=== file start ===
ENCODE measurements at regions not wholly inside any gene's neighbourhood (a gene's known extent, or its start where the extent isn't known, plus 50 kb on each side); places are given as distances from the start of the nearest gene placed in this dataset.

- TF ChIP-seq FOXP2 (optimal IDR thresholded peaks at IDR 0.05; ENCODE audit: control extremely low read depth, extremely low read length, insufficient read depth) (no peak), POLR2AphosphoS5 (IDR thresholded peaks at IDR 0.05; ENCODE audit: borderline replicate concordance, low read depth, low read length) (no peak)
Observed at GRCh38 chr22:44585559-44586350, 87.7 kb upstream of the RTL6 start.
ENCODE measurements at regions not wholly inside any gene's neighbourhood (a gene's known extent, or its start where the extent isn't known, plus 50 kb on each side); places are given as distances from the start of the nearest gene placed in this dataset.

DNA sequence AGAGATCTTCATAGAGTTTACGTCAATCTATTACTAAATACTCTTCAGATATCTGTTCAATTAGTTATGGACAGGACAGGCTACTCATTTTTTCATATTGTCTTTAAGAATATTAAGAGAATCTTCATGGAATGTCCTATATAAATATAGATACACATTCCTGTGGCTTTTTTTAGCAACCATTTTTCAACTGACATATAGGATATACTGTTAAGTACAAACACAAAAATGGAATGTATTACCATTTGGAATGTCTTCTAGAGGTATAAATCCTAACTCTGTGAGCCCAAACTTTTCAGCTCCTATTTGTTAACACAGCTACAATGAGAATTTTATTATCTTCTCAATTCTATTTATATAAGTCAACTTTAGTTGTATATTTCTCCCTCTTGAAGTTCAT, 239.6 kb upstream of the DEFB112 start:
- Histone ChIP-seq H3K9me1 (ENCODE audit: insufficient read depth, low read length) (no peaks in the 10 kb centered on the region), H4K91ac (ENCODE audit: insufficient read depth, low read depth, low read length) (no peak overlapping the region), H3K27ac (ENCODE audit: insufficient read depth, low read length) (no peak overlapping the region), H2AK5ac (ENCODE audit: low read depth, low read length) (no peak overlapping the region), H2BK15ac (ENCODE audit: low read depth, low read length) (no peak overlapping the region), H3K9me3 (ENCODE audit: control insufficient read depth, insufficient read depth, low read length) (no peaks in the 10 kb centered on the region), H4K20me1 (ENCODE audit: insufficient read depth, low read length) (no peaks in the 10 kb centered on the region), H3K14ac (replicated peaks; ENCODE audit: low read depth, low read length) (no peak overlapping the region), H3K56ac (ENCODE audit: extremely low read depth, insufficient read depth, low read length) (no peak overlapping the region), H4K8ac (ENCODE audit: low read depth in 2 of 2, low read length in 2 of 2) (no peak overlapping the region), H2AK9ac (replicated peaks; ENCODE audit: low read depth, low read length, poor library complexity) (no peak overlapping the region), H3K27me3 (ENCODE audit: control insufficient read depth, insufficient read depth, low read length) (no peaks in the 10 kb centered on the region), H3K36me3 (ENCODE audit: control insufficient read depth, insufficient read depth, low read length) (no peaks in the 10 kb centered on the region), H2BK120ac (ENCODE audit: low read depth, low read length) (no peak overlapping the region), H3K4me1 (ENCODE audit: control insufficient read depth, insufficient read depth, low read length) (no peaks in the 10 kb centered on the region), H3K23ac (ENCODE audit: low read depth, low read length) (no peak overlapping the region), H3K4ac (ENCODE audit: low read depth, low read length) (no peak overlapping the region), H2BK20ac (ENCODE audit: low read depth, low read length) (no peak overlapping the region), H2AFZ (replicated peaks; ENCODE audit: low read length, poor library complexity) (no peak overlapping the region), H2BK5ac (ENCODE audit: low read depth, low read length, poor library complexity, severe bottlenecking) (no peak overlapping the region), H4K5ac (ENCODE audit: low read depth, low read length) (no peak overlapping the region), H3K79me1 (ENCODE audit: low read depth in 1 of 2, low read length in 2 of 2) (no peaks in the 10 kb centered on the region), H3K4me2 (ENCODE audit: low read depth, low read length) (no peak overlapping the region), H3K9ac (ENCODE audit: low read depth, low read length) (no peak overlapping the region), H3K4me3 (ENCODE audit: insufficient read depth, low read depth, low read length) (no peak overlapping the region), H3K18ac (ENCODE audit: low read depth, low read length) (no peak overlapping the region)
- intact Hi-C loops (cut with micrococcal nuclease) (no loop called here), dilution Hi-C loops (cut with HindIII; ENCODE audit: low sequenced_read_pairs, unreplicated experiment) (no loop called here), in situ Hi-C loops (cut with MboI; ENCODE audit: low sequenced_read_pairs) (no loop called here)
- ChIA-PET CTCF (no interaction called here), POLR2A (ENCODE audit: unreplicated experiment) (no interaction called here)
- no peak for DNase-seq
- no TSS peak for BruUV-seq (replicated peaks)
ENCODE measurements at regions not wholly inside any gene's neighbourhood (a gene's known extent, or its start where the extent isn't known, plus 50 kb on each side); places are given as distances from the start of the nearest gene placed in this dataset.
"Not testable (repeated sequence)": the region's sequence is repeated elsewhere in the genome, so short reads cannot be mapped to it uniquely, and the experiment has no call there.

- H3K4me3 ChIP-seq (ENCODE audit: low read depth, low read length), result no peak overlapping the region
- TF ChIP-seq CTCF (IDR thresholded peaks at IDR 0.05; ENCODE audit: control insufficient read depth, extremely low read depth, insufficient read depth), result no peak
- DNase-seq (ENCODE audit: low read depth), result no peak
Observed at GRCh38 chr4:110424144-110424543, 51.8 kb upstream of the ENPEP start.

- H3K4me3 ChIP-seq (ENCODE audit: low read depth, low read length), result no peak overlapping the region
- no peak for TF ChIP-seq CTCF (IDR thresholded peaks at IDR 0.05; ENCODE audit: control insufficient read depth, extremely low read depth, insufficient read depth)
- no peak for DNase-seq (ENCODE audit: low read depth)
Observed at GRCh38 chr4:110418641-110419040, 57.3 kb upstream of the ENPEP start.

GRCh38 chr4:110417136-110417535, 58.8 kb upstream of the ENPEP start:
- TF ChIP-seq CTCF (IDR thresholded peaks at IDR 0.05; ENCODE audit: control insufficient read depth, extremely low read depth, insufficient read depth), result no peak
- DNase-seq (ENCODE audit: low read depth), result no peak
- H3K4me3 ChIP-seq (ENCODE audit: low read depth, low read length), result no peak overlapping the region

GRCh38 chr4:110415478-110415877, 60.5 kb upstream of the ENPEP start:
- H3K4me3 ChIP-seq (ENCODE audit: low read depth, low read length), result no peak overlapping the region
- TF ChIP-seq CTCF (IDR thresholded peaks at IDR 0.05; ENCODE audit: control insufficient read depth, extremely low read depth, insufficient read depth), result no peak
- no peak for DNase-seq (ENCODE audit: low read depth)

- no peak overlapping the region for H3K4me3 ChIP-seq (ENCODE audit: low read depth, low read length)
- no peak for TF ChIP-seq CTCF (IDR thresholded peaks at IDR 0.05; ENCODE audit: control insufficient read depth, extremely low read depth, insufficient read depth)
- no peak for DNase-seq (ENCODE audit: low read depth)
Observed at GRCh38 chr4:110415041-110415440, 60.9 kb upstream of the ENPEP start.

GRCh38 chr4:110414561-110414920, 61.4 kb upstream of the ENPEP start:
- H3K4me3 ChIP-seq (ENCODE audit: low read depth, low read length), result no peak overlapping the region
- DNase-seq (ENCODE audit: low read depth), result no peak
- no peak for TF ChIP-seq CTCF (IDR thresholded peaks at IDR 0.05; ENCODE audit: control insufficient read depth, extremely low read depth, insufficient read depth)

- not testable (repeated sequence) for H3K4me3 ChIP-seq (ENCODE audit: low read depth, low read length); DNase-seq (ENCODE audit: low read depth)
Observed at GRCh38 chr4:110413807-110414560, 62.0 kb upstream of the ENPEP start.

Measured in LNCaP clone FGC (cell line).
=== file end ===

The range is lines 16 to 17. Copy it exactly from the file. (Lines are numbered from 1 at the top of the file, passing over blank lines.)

Observed at GRCh38 chr4:110424144-110424543, 51.8 kb upstream of the ENPEP start.

- H3K4me3 ChIP-seq (ENCODE audit: low read depth, low read length), result no peak overlapping the region